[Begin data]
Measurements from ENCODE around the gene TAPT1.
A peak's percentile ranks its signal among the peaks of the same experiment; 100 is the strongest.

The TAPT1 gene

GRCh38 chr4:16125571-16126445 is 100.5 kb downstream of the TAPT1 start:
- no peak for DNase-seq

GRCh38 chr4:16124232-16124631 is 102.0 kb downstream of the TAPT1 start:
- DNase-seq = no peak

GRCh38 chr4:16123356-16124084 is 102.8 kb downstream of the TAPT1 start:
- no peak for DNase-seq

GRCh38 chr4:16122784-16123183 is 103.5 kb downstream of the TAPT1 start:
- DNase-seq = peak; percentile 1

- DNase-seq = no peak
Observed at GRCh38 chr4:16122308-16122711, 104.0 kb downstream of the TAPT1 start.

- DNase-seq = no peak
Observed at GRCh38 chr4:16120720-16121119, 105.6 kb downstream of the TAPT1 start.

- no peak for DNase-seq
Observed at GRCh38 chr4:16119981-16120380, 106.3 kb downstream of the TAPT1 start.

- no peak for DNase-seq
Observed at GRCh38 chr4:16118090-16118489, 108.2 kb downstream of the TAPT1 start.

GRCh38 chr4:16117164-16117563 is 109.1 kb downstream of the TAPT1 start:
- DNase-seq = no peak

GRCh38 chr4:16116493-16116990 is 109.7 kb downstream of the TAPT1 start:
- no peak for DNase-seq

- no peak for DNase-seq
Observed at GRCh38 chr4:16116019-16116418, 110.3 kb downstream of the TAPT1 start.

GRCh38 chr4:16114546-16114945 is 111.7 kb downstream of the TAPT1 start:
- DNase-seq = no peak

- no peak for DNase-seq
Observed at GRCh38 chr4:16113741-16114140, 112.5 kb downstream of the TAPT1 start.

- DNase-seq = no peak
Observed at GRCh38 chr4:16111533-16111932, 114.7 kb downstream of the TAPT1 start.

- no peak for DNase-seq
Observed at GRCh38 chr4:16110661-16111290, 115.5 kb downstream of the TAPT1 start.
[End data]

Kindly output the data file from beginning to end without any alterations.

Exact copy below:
Measurements from ENCODE around the gene TAPT1.
A peak's percentile ranks its signal among the peaks of the same experiment; 100 is the strongest.

The TAPT1 gene

GRCh38 chr4:16125571-16126445 is 100.5 kb downstream of the TAPT1 start:
- no peak for DNase-seq

GRCh38 chr4:16124232-16124631 is 102.0 kb downstream of the TAPT1 start:
- DNase-seq = no peak

GRCh38 chr4:16123356-16124084 is 102.8 kb downstream of the TAPT1 start:
- no peak for DNase-seq

GRCh38 chr4:16122784-16123183 is 103.5 kb downstream of the TAPT1 start:
- DNase-seq = peak; percentile 1

- DNase-seq = no peak
Observed at GRCh38 chr4:16122308-16122711, 104.0 kb downstream of the TAPT1 start.

- DNase-seq = no peak
Observed at GRCh38 chr4:16120720-16121119, 105.6 kb downstream of the TAPT1 start.

- no peak for DNase-seq
Observed at GRCh38 chr4:16119981-16120380, 106.3 kb downstream of the TAPT1 start.

- no peak for DNase-seq
Observed at GRCh38 chr4:16118090-16118489, 108.2 kb downstream of the TAPT1 start.

GRCh38 chr4:16117164-16117563 is 109.1 kb downstream of the TAPT1 start:
- DNase-seq = no peak

GRCh38 chr4:16116493-16116990 is 109.7 kb downstream of the TAPT1 start:
- no peak for DNase-seq

- no peak for DNase-seq
Observed at GRCh38 chr4:16116019-16116418, 110.3 kb downstream of the TAPT1 start.

GRCh38 chr4:16114546-16114945 is 111.7 kb downstream of the TAPT1 start:
- DNase-seq = no peak

- no peak for DNase-seq
Observed at GRCh38 chr4:16113741-16114140, 112.5 kb downstream of the TAPT1 start.

- DNase-seq = no peak
Observed at GRCh38 chr4:16111533-16111932, 114.7 kb downstream of the TAPT1 start.

- no peak for DNase-seq
Observed at GRCh38 chr4:16110661-16111290, 115.5 kb downstream of the TAPT1 start.